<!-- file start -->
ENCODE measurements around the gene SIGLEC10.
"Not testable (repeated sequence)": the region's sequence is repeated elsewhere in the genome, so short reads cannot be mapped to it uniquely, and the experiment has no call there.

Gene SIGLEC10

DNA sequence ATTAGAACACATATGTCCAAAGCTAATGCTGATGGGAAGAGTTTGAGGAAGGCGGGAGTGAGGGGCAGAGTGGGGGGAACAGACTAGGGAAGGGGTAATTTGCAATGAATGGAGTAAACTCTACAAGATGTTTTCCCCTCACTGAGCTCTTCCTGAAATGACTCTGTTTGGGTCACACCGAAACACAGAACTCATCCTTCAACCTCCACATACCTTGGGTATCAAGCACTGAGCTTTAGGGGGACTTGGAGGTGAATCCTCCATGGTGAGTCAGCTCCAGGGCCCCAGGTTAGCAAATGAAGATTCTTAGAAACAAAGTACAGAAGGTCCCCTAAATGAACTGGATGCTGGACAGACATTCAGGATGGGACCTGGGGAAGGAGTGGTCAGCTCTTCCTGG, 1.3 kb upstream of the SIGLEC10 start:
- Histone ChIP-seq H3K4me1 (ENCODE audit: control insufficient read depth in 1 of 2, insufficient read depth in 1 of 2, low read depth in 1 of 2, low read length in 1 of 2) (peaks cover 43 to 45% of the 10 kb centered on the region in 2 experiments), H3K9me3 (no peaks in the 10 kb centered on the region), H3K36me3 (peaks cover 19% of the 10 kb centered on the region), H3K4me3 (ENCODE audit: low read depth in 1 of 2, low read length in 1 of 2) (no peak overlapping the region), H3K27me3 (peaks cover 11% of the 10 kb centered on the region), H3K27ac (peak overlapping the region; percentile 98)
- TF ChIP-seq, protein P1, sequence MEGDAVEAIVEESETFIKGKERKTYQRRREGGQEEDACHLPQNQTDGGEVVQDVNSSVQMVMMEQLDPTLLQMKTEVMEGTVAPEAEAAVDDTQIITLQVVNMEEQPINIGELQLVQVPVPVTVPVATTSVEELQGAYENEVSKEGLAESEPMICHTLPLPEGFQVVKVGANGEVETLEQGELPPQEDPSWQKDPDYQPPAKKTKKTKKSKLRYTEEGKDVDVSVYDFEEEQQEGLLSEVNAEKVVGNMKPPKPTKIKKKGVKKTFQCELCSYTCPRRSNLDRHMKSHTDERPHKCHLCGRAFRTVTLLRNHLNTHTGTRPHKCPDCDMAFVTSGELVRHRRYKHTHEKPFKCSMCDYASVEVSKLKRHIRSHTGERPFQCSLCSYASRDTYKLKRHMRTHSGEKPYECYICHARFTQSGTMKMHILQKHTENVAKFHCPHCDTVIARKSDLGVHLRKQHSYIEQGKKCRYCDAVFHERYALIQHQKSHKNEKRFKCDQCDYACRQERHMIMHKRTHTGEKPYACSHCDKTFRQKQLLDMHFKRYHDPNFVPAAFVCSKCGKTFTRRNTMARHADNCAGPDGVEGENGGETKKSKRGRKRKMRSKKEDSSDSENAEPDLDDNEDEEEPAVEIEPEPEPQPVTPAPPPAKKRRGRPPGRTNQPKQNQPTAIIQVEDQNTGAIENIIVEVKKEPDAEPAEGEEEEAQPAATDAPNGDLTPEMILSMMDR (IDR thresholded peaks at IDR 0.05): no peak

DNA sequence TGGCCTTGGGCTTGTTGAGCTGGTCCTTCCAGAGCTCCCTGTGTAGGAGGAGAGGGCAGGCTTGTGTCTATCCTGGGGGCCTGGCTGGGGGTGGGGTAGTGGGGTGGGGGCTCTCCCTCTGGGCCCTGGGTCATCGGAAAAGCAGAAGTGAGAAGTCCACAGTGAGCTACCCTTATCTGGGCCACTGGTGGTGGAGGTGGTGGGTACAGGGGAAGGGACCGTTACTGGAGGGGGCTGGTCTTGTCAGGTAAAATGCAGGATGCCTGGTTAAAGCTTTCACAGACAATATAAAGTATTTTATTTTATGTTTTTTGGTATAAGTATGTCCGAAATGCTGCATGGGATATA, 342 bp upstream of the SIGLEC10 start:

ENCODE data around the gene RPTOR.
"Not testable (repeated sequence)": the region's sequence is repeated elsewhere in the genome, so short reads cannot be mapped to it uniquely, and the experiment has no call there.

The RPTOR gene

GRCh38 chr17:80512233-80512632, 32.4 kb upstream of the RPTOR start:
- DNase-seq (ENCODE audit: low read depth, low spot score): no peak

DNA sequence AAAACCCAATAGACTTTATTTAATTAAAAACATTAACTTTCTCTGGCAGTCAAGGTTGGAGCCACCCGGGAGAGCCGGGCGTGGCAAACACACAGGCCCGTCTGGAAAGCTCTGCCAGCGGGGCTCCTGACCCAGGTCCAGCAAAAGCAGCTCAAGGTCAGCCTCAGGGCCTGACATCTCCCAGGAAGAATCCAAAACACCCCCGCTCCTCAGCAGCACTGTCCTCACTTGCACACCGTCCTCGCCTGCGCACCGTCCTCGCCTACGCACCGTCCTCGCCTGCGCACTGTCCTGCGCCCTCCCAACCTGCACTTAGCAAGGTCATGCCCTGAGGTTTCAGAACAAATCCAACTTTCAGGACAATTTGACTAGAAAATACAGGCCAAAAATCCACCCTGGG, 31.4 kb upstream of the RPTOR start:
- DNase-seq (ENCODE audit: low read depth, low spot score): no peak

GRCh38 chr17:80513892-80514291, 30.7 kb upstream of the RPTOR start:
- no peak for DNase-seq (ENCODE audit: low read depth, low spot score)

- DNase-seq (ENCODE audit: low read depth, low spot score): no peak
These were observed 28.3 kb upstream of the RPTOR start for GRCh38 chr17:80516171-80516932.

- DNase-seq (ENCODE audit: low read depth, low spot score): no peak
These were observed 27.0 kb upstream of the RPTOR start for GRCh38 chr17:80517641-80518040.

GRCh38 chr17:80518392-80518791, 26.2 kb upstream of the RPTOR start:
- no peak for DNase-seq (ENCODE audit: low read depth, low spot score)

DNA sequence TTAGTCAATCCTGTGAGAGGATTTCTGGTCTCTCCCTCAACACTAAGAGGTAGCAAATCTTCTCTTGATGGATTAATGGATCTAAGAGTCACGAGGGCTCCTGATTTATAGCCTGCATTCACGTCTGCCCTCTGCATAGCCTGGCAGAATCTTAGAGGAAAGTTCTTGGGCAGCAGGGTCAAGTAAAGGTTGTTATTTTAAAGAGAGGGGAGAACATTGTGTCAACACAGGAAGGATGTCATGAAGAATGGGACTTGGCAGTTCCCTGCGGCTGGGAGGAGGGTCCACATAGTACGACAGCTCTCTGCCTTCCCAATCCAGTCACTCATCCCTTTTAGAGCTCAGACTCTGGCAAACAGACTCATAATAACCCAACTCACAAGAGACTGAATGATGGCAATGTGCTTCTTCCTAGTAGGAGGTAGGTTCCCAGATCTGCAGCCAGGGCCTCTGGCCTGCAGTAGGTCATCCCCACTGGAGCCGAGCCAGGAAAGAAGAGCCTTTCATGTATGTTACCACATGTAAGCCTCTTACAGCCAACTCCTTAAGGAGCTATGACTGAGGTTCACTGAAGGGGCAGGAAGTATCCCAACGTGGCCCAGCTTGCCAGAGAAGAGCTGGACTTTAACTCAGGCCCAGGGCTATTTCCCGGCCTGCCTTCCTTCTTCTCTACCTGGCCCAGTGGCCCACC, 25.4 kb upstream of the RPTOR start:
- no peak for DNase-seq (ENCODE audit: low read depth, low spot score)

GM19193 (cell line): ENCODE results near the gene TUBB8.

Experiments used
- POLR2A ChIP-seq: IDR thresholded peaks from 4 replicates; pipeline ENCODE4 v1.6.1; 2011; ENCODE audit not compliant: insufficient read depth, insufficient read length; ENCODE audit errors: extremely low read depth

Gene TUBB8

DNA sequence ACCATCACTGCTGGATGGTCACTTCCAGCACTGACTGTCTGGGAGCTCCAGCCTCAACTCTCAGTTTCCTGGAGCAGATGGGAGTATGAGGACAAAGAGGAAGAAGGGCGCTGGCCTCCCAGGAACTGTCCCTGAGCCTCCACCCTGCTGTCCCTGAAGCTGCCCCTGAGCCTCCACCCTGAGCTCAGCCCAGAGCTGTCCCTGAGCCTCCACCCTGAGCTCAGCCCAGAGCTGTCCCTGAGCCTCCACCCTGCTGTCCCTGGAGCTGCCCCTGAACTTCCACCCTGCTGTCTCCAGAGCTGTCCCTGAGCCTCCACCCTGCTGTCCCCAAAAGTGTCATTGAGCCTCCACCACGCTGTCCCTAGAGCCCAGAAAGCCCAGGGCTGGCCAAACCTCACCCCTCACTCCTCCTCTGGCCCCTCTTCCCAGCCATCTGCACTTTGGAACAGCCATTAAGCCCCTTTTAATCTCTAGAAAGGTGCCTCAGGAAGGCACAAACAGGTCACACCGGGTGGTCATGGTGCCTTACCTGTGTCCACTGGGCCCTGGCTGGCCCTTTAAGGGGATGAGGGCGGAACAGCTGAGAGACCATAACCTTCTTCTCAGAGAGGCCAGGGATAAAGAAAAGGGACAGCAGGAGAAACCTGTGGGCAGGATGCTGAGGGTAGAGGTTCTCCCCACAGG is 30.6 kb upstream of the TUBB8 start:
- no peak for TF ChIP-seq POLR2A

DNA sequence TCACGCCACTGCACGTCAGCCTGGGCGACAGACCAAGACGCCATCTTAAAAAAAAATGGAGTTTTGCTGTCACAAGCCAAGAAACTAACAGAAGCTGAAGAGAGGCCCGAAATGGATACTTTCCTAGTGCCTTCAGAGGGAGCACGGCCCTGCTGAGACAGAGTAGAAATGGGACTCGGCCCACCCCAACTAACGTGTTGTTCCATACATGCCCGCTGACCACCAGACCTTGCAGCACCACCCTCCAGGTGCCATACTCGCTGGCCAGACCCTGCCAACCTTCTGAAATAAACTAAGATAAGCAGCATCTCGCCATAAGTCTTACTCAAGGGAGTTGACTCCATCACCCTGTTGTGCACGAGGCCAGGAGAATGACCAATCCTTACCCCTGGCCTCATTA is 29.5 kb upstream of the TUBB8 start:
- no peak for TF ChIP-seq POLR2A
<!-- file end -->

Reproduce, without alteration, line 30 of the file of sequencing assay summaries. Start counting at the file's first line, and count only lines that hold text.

- no peak for TF ChIP-seq POLR2A